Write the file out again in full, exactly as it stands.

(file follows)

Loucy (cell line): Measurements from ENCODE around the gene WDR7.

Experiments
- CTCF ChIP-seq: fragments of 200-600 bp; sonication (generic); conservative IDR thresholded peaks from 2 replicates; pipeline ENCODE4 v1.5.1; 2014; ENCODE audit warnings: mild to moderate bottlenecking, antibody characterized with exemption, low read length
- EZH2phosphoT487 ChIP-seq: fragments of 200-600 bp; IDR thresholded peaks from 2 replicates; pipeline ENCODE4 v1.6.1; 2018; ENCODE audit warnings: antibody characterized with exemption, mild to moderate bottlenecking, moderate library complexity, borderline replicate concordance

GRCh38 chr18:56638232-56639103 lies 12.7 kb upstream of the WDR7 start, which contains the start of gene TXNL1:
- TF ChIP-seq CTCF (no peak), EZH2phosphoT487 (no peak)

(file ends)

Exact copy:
Loucy (cell line): Measurements from ENCODE around the gene WDR7.

Experiments
- CTCF ChIP-seq: fragments of 200-600 bp; sonication (generic); conservative IDR thresholded peaks from 2 replicates; pipeline ENCODE4 v1.5.1; 2014; ENCODE audit warnings: mild to moderate bottlenecking, antibody characterized with exemption, low read length
- EZH2phosphoT487 ChIP-seq: fragments of 200-600 bp; IDR thresholded peaks from 2 replicates; pipeline ENCODE4 v1.6.1; 2018; ENCODE audit warnings: antibody characterized with exemption, mild to moderate bottlenecking, moderate library complexity, borderline replicate concordance

GRCh38 chr18:56638232-56639103 lies 12.7 kb upstream of the WDR7 start, which contains the start of gene TXNL1:
- TF ChIP-seq CTCF (no peak), EZH2phosphoT487 (no peak)